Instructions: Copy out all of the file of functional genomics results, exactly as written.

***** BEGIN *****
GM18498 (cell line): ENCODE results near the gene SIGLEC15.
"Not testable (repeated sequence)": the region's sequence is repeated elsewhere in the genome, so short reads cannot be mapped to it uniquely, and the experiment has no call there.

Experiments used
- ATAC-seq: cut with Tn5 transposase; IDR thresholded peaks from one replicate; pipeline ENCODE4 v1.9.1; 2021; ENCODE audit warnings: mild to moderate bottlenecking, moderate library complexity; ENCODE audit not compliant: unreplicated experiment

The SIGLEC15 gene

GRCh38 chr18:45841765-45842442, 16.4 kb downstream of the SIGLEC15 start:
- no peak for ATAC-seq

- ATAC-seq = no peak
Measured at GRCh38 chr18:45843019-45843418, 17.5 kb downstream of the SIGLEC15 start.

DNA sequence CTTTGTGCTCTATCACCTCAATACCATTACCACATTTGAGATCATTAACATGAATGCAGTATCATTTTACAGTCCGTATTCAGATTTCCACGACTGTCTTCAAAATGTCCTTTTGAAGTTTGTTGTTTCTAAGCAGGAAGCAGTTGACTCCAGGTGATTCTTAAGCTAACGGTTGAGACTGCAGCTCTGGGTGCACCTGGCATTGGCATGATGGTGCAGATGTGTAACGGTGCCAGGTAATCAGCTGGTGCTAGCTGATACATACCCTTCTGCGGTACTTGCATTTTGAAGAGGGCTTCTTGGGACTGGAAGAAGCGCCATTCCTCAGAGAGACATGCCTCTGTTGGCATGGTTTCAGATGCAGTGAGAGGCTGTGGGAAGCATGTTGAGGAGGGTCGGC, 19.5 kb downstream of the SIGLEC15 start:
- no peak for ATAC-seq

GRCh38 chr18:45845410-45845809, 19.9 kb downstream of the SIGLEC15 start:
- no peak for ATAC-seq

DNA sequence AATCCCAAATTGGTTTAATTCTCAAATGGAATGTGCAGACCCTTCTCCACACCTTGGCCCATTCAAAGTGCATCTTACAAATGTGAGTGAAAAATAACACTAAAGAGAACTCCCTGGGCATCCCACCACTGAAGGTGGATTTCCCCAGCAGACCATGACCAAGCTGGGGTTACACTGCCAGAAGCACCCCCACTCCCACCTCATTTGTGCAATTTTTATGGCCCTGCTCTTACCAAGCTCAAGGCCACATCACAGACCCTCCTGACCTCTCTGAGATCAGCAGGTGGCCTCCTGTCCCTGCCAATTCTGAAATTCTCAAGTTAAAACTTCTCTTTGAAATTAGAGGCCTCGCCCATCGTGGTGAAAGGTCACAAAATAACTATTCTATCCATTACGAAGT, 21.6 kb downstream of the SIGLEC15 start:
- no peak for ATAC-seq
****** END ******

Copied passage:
GM18498 (cell line): ENCODE results near the gene SIGLEC15.
"Not testable (repeated sequence)": the region's sequence is repeated elsewhere in the genome, so short reads cannot be mapped to it uniquely, and the experiment has no call there.

Experiments used
- ATAC-seq: cut with Tn5 transposase; IDR thresholded peaks from one replicate; pipeline ENCODE4 v1.9.1; 2021; ENCODE audit warnings: mild to moderate bottlenecking, moderate library complexity; ENCODE audit not compliant: unreplicated experiment

The SIGLEC15 gene

GRCh38 chr18:45841765-45842442, 16.4 kb downstream of the SIGLEC15 start:
- no peak for ATAC-seq

- ATAC-seq = no peak
Measured at GRCh38 chr18:45843019-45843418, 17.5 kb downstream of the SIGLEC15 start.

DNA sequence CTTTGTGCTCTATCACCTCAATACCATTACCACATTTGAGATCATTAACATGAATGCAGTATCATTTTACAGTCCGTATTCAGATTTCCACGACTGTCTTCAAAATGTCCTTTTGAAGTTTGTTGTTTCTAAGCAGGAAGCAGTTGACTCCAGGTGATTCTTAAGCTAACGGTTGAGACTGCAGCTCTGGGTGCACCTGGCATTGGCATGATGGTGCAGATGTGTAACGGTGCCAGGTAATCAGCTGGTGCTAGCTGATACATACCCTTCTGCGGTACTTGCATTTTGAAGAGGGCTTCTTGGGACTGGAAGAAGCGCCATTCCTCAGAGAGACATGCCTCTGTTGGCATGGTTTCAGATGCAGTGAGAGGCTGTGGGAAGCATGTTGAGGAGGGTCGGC, 19.5 kb downstream of the SIGLEC15 start:
- no peak for ATAC-seq

GRCh38 chr18:45845410-45845809, 19.9 kb downstream of the SIGLEC15 start:
- no peak for ATAC-seq

DNA sequence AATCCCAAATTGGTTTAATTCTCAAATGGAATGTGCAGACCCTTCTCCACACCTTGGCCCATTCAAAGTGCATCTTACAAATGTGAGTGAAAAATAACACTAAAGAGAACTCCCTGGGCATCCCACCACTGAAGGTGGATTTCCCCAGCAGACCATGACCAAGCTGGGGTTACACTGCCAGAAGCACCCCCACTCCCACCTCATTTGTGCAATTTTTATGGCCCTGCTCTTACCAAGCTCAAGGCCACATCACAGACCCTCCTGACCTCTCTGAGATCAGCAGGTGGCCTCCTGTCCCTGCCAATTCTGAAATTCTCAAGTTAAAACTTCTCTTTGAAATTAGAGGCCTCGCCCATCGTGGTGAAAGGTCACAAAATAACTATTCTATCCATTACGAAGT, 21.6 kb downstream of the SIGLEC15 start:
- no peak for ATAC-seq